In 2014, Newmont, a multinational mining company, invested in a large-scale 'open-pit' gold mining operation near a cluster of villages in the Paramaca Maroon community in Suriname. Mines are considered stressors that engender ecological, social and economic disruption. It is vital that place-based communities are resilient to the impact of this disruption. Resilience theory provides an applicable framework for studying how systems respond (i.e. cope, adapt or transform) in the face of exogenous stressors and disruptions. The Photovoice study presented in this paper, using the community capitals (CCs) framework, explores in a holistic and systemic way the CCs that exist in a Paramaca Maroon village, and how such capitals contribute to resiliency. The methodology assumes that people are experts regarding their own lives, and can voice their experiences, concerns and views of both the past and the future through imagery that speaks through and for them. This study shows that participants focus on the lack and erosion of CCs, yet, despite this, the Paramaca society displays resiliency. The Paramaca Maroon community is able to articulate its demands within the corporate decision-making process on sustainable community development, primarily by adapting their political organization to the new reality and by mobilizing their intangible capitals, such as social, cultural, human, political capital, in the face of exogenous stressors and disruptions.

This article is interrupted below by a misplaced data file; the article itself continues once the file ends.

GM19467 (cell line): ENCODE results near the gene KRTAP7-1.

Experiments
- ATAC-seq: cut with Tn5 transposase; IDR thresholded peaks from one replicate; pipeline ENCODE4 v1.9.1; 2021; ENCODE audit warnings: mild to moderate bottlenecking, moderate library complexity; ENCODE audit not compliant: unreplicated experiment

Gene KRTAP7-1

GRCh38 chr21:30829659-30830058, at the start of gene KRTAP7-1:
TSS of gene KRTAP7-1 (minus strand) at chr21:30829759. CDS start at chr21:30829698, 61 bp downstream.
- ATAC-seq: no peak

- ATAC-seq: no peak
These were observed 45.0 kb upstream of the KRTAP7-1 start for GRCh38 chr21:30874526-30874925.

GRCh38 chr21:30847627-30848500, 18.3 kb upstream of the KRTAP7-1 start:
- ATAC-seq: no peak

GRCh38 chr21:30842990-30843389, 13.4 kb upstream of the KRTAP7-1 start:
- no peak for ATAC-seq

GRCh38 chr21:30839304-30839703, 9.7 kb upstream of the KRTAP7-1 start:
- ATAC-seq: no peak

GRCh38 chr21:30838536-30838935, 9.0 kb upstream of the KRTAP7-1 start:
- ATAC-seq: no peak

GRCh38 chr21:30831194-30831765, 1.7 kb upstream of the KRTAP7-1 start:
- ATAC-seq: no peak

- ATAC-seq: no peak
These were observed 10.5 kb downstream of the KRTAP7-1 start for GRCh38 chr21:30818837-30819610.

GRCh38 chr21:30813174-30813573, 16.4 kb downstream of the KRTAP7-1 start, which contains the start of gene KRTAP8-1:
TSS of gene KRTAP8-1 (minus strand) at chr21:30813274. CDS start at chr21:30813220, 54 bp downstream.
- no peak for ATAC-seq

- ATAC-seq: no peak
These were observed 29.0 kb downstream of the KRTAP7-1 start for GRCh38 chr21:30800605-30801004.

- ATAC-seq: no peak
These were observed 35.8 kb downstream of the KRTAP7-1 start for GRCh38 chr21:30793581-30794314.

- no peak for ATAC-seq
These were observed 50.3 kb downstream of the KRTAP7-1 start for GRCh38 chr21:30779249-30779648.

Original languageEnglish
Pages (from-to)233-253
Number of pages21
JournalCommunity Development Journal
Issue number2
Publication statusPublished - Apr 2019

ID: 45601550